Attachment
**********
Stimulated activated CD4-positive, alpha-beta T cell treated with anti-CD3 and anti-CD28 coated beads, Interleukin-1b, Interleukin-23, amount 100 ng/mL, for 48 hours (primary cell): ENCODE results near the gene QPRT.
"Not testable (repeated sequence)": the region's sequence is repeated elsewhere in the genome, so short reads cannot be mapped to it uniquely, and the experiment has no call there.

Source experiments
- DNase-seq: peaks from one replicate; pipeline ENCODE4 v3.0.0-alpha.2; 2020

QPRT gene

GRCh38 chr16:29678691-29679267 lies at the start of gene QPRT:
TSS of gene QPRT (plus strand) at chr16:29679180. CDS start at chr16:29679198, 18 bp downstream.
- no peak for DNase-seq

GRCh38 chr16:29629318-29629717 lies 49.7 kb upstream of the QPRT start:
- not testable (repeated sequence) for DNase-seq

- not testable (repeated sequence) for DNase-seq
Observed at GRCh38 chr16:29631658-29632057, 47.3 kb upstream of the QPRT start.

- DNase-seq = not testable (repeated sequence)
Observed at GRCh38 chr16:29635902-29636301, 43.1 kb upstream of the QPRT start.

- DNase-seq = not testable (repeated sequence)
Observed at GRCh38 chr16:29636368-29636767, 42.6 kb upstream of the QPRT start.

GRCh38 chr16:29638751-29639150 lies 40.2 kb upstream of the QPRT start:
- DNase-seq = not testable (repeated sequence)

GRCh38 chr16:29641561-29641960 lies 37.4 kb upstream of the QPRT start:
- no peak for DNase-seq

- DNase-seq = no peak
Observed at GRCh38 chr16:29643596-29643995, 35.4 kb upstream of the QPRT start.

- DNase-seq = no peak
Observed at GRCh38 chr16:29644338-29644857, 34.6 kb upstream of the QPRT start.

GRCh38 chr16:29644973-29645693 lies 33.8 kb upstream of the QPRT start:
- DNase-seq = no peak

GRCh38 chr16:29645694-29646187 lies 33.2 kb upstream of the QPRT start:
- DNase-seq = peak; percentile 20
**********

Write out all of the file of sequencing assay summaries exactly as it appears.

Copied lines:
Stimulated activated CD4-positive, alpha-beta T cell treated with anti-CD3 and anti-CD28 coated beads, Interleukin-1b, Interleukin-23, amount 100 ng/mL, for 48 hours (primary cell): ENCODE results near the gene QPRT.
"Not testable (repeated sequence)": the region's sequence is repeated elsewhere in the genome, so short reads cannot be mapped to it uniquely, and the experiment has no call there.

Source experiments
- DNase-seq: peaks from one replicate; pipeline ENCODE4 v3.0.0-alpha.2; 2020

QPRT gene

GRCh38 chr16:29678691-29679267 lies at the start of gene QPRT:
TSS of gene QPRT (plus strand) at chr16:29679180. CDS start at chr16:29679198, 18 bp downstream.
- no peak for DNase-seq

GRCh38 chr16:29629318-29629717 lies 49.7 kb upstream of the QPRT start:
- not testable (repeated sequence) for DNase-seq

- not testable (repeated sequence) for DNase-seq
Observed at GRCh38 chr16:29631658-29632057, 47.3 kb upstream of the QPRT start.

- DNase-seq = not testable (repeated sequence)
Observed at GRCh38 chr16:29635902-29636301, 43.1 kb upstream of the QPRT start.

- DNase-seq = not testable (repeated sequence)
Observed at GRCh38 chr16:29636368-29636767, 42.6 kb upstream of the QPRT start.

GRCh38 chr16:29638751-29639150 lies 40.2 kb upstream of the QPRT start:
- DNase-seq = not testable (repeated sequence)

GRCh38 chr16:29641561-29641960 lies 37.4 kb upstream of the QPRT start:
- no peak for DNase-seq

- DNase-seq = no peak
Observed at GRCh38 chr16:29643596-29643995, 35.4 kb upstream of the QPRT start.

- DNase-seq = no peak
Observed at GRCh38 chr16:29644338-29644857, 34.6 kb upstream of the QPRT start.

GRCh38 chr16:29644973-29645693 lies 33.8 kb upstream of the QPRT start:
- DNase-seq = no peak

GRCh38 chr16:29645694-29646187 lies 33.2 kb upstream of the QPRT start:
- DNase-seq = peak; percentile 20